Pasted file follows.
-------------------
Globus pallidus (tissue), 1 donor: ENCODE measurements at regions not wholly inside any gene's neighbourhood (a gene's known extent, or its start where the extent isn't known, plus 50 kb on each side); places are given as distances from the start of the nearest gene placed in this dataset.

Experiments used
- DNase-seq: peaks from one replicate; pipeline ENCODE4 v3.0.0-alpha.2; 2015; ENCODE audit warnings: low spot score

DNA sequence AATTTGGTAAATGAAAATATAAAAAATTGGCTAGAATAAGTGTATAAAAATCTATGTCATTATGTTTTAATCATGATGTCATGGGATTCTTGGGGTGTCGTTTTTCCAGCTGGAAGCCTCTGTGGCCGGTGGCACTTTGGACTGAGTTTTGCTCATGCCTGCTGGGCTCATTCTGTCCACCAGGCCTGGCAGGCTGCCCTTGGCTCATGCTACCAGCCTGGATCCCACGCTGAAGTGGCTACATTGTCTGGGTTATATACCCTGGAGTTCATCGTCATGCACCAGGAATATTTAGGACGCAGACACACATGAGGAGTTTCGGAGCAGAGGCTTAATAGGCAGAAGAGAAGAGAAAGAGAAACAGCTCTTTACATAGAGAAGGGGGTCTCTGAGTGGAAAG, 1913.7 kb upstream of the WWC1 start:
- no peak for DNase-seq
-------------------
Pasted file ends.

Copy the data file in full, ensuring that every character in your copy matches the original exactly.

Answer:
Globus pallidus (tissue), 1 donor: ENCODE measurements at regions not wholly inside any gene's neighbourhood (a gene's known extent, or its start where the extent isn't known, plus 50 kb on each side); places are given as distances from the start of the nearest gene placed in this dataset.

Experiments used
- DNase-seq: peaks from one replicate; pipeline ENCODE4 v3.0.0-alpha.2; 2015; ENCODE audit warnings: low spot score

DNA sequence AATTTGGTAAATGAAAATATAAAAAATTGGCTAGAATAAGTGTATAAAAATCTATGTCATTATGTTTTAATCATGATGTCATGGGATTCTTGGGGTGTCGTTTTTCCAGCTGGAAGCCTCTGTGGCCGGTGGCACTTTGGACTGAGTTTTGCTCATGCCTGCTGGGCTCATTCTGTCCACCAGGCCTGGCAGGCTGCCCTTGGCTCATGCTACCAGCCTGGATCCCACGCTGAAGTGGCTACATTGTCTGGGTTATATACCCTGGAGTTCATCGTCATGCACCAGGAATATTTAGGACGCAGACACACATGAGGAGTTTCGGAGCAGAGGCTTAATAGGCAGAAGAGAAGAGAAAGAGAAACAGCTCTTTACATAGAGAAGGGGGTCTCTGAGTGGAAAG, 1913.7 kb upstream of the WWC1 start:
- no peak for DNase-seq